February 1 is the feast of St. Brigid of Kildare (a powerful 6th century abbess), about whom I have written in a previous post — did you know that a 9th century hagiography (the Bethu Brigte, originally written in Old Irish) includes an account of the miraculous consecration of Brigid as a bishop?

The bishop being intoxicated with the grace of God there did not recognise what he was reciting from his book, for he consecrated Brigit with the orders of a bishop. ‘This virgin alone in Ireland’, said Mel, ‘will hold the episcopal ordination.’ While she was being consecrated a fiery column ascended from her head.

The painting "St Brigid's Lake of Beer" by Michael O'Neill McGrath
"St Brigid's Lake of Beer," Michael O'Neill McGrath

For more, I direct you to my previous post — but I’ll add here an eschatological poem attributed to St Brigid:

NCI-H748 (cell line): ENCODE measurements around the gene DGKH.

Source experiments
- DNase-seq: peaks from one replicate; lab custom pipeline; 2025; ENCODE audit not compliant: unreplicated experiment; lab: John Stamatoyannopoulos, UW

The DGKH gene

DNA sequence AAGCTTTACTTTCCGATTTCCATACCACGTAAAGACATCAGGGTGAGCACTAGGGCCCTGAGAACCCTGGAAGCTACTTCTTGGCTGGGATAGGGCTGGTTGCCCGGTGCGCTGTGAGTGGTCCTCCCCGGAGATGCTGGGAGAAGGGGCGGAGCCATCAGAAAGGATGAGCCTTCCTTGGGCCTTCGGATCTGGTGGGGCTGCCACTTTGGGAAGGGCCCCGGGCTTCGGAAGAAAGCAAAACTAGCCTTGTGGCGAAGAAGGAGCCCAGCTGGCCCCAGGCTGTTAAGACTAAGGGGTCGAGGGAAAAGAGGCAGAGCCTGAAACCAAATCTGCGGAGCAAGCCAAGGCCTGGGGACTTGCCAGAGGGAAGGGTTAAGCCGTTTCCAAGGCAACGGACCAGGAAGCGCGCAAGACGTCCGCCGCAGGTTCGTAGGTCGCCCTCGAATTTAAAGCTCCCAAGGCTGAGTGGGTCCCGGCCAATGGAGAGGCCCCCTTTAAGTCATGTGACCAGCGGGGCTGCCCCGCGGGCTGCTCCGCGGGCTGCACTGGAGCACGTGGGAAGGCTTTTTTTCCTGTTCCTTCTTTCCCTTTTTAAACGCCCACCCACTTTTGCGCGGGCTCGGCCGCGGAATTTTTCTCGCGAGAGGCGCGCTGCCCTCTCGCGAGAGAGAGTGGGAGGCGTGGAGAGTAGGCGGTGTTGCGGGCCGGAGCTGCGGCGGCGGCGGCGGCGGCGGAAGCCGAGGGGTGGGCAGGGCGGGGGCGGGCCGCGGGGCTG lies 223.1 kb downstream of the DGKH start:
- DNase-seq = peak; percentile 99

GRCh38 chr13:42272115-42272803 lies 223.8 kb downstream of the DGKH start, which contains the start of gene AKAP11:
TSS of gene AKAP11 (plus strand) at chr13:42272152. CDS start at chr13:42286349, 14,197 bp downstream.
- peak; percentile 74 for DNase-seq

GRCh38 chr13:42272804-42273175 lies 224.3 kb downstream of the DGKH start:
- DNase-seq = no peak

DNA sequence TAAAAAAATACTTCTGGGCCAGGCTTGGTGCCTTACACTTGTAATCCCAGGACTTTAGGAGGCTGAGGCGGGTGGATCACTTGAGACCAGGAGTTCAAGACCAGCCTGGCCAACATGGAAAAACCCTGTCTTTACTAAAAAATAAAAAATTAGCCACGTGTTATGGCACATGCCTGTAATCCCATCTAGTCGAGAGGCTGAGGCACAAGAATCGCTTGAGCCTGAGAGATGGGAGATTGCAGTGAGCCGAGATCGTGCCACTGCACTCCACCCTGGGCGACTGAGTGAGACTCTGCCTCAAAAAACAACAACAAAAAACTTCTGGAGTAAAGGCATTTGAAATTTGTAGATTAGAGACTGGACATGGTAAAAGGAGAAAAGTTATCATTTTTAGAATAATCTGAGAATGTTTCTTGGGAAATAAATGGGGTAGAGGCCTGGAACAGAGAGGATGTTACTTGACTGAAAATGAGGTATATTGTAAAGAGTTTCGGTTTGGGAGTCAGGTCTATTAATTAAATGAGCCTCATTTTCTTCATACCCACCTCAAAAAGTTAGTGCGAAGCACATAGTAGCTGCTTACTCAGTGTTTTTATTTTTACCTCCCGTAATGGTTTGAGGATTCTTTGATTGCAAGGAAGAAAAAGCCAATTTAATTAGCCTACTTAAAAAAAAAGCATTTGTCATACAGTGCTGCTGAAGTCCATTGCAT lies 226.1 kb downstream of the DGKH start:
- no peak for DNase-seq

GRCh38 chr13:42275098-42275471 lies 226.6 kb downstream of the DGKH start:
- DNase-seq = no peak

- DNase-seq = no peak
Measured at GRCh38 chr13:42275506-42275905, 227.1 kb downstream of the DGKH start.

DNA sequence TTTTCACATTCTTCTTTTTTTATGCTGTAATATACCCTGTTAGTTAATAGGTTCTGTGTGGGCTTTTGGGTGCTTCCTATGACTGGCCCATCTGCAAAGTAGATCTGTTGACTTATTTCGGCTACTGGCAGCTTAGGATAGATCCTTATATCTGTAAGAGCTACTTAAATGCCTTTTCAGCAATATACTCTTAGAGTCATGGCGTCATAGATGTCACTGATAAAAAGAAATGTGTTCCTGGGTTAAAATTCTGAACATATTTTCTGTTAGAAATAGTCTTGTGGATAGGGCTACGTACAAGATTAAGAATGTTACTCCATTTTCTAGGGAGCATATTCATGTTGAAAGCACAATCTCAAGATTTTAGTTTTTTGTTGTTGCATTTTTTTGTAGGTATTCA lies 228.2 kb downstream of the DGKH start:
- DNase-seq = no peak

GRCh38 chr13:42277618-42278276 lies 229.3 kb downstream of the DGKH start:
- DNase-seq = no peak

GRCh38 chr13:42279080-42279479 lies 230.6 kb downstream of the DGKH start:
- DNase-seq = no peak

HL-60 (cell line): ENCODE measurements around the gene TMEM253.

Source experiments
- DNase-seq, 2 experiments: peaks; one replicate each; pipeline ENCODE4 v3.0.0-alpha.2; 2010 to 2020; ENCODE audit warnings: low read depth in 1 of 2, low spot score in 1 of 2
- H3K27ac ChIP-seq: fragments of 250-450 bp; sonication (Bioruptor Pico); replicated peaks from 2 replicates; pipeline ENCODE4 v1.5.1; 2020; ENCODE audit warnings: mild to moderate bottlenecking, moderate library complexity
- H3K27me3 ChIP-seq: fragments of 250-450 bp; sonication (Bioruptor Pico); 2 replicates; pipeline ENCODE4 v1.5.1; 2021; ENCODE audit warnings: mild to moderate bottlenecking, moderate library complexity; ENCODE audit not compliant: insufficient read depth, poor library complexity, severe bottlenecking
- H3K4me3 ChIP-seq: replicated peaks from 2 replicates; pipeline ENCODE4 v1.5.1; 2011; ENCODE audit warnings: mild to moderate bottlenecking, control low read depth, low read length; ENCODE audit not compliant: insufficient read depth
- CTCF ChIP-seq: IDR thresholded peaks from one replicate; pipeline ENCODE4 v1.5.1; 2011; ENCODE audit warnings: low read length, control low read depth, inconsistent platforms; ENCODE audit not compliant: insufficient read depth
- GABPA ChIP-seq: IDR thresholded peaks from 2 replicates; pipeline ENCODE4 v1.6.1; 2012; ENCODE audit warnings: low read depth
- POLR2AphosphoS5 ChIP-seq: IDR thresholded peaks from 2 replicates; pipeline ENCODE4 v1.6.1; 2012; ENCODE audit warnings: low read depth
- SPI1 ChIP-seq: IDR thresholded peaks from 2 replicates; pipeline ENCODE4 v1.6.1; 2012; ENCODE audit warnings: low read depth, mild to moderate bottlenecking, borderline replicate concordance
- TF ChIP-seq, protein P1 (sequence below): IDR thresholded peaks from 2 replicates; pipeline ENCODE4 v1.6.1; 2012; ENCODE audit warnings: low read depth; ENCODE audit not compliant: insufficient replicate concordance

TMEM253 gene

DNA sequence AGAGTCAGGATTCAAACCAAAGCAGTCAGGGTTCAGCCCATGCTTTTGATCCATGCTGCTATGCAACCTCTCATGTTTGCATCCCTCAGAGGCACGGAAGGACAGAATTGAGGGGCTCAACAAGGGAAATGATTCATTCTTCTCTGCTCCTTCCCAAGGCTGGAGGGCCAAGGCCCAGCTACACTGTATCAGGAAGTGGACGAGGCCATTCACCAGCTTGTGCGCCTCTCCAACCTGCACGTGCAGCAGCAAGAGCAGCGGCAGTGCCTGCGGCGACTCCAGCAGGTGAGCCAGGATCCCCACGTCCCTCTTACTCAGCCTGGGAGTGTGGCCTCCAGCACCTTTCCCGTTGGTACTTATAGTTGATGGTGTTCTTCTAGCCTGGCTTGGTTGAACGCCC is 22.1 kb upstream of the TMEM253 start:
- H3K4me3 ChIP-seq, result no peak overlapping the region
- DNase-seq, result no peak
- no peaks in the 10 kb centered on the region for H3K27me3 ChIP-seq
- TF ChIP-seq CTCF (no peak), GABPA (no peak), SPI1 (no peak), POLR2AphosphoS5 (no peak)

I should like a great lake of beer for the King of Kings.
I should like the angels of Heaven to be drinking it through time eternal.
I should like excellent meats of belief and pure piety.
I should like the men of Heaven at my house.
I should like barrels of peace at their disposal.
I should like for them cellars of mercy.
I should like cheerfulness to be their drinking.
I should like Jesus to be there among them.
I should like the three Marys of illustrious renown to be with us.
I should like the people of Heaven, the poor, to be gathered around from all parts.

Image by Michael O’Neill McGrath.

5 thoughts

  1. May I direct you, also, to an arrangement of this text by Samuel Barber in his ‘Hermit Songs’? It’s delicious. Happy feast day!!!

    1. Yep, one and the same — in addition to stories of Brigid turning her bathwater into beer and turning water into milk, many of the hagiographies have Brigid being miraculously transported to the Nativity in order to be Christ’s nurse. There’s a general association of Brigid and Mary in Irish piety — Brigid is “the Mary of the Gael.”

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